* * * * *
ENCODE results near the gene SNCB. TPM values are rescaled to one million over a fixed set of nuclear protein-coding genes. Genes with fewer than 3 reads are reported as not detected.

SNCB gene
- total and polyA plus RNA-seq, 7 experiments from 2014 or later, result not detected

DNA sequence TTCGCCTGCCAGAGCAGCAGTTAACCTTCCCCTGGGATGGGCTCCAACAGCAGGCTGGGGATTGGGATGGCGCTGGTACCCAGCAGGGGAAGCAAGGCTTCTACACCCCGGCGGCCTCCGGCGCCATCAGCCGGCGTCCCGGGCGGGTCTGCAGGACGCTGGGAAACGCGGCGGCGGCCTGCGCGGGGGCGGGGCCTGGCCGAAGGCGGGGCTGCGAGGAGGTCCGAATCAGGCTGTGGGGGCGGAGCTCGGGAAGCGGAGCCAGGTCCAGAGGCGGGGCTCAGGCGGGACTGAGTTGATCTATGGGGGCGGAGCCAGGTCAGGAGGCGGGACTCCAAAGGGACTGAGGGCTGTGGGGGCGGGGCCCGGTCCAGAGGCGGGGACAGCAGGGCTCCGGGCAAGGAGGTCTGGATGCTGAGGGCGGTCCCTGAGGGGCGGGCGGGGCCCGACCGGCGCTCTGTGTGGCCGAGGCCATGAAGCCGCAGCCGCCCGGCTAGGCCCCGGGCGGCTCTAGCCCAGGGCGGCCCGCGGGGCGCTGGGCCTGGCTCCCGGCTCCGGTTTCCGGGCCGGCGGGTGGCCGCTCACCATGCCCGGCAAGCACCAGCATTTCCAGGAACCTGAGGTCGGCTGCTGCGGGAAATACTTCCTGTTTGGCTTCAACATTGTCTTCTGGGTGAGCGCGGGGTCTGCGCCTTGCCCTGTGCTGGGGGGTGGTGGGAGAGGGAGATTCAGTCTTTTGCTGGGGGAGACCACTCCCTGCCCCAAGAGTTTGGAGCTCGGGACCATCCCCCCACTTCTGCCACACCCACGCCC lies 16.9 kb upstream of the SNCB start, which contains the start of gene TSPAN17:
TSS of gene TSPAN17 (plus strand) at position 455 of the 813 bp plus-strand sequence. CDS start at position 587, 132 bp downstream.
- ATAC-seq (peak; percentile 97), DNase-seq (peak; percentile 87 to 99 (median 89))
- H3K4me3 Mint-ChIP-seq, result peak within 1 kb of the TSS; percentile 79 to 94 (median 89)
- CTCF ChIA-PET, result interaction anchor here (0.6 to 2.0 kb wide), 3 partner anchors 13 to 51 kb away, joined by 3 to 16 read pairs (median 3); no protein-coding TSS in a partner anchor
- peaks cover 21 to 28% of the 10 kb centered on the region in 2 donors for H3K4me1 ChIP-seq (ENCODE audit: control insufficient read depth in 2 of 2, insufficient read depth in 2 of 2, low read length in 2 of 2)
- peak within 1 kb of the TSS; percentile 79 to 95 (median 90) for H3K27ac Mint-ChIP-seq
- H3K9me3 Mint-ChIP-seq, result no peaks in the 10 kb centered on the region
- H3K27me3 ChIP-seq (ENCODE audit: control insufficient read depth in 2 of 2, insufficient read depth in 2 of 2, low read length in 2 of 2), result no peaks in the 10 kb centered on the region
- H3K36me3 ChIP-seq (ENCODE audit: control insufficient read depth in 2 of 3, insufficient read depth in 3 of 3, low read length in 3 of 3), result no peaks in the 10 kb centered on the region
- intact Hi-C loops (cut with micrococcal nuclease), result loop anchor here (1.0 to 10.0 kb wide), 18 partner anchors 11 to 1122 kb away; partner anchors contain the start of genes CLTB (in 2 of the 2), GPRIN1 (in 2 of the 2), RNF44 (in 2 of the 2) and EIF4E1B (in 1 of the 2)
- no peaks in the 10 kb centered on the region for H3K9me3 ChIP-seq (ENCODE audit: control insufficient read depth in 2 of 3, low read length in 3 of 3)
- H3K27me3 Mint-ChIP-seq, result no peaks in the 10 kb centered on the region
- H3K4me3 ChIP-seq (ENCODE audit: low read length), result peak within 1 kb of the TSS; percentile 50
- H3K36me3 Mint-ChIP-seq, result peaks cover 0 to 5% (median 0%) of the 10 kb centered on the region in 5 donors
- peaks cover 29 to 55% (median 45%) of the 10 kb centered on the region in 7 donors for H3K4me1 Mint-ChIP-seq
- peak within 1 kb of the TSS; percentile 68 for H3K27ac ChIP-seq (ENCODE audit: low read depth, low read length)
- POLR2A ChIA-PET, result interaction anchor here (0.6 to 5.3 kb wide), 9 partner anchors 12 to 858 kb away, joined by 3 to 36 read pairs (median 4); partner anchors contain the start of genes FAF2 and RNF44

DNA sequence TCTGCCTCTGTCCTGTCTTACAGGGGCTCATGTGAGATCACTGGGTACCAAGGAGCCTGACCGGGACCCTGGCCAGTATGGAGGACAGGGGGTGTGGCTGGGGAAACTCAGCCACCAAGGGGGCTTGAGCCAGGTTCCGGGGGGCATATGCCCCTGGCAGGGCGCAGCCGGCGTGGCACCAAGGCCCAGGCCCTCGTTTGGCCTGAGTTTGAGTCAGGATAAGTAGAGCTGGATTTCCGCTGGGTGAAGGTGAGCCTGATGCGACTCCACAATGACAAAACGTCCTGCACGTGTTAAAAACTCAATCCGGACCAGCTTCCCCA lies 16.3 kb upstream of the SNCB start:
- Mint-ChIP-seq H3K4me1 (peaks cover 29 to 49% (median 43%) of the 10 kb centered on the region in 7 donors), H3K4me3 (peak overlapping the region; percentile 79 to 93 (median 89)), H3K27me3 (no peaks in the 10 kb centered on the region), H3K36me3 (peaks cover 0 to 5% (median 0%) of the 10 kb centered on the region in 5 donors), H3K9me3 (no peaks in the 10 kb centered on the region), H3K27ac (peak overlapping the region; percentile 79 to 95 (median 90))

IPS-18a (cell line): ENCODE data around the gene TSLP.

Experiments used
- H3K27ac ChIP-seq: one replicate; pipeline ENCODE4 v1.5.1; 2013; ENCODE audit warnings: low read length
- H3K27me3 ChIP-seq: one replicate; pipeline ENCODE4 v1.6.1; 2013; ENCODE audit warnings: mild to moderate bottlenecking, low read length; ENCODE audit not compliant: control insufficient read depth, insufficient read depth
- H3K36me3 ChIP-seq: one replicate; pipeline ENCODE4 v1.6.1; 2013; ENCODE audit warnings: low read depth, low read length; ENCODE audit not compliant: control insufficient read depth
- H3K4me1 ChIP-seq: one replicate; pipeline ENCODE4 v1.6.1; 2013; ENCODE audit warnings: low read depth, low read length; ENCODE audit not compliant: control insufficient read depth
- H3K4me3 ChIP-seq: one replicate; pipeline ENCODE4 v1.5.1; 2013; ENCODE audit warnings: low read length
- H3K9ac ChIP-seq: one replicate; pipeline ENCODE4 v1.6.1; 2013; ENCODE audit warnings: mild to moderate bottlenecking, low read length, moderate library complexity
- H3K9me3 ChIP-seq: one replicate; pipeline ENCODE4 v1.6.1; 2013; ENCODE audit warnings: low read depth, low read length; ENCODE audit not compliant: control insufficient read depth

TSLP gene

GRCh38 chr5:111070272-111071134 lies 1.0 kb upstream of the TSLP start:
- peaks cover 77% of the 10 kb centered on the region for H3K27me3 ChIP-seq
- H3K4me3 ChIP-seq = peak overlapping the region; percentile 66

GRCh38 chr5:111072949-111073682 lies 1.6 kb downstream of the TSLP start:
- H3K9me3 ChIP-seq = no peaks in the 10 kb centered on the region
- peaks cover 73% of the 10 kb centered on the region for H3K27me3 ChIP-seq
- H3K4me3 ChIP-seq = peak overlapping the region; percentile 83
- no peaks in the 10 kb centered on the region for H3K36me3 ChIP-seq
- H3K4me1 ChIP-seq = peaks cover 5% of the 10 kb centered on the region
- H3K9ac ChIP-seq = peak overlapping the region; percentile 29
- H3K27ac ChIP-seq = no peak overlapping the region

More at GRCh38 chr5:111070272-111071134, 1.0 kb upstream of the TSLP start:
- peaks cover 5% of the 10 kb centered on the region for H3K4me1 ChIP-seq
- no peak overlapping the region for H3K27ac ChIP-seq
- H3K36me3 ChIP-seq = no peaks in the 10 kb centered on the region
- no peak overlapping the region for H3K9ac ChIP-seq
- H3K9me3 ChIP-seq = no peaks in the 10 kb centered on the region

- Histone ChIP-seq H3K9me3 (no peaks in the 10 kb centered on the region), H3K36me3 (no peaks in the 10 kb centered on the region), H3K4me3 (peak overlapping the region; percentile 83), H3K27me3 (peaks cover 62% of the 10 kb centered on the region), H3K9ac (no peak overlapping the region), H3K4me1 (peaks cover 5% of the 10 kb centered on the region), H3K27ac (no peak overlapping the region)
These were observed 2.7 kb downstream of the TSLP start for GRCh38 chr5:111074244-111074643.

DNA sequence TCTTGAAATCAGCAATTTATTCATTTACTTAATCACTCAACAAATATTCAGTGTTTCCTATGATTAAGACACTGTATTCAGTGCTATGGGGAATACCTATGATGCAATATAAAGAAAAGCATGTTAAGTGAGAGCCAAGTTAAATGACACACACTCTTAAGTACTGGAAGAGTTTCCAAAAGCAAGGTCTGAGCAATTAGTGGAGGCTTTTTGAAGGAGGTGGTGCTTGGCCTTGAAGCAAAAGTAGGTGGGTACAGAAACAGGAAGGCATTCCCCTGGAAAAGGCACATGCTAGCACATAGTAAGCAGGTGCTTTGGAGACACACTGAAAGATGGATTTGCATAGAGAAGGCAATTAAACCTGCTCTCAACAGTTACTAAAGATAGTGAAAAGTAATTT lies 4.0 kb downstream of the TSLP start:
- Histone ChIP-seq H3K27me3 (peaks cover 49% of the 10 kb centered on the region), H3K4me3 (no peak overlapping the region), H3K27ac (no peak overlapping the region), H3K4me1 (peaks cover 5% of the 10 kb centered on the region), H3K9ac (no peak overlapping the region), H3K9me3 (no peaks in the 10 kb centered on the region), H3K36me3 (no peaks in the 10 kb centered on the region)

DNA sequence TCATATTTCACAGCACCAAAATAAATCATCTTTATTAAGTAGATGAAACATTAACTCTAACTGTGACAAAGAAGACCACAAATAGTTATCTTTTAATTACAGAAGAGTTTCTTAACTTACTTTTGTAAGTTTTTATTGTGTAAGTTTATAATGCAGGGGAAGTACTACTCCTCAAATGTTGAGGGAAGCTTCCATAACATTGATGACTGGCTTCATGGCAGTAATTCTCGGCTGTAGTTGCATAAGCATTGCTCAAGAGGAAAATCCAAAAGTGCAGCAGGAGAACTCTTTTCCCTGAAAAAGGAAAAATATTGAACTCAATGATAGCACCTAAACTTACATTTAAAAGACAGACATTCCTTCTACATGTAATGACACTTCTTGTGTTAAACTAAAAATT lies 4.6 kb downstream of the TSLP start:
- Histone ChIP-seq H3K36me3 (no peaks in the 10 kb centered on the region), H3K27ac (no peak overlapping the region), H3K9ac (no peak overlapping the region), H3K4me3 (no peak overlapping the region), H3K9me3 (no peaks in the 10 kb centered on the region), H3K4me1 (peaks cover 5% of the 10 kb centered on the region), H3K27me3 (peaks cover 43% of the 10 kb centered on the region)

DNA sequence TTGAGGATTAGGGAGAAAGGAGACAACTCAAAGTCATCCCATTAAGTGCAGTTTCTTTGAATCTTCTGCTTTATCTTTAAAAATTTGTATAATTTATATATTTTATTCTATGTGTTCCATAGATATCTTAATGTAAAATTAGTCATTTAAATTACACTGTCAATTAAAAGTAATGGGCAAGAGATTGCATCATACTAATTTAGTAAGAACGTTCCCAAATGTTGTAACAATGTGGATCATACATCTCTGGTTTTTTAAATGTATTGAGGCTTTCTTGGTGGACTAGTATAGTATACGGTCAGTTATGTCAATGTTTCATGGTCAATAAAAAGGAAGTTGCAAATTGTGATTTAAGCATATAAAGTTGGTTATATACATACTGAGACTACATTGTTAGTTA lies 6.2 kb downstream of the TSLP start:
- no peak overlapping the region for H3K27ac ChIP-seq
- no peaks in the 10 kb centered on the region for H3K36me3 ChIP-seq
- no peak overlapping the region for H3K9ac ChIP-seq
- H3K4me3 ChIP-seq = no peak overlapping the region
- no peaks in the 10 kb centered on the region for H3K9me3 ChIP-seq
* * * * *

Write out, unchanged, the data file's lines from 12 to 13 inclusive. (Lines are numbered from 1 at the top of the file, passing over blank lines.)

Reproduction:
- H3K27me3 ChIP-seq (ENCODE audit: control insufficient read depth in 2 of 2, insufficient read depth in 2 of 2, low read length in 2 of 2), result no peaks in the 10 kb centered on the region
- H3K36me3 ChIP-seq (ENCODE audit: control insufficient read depth in 2 of 3, insufficient read depth in 3 of 3, low read length in 3 of 3), result no peaks in the 10 kb centered on the region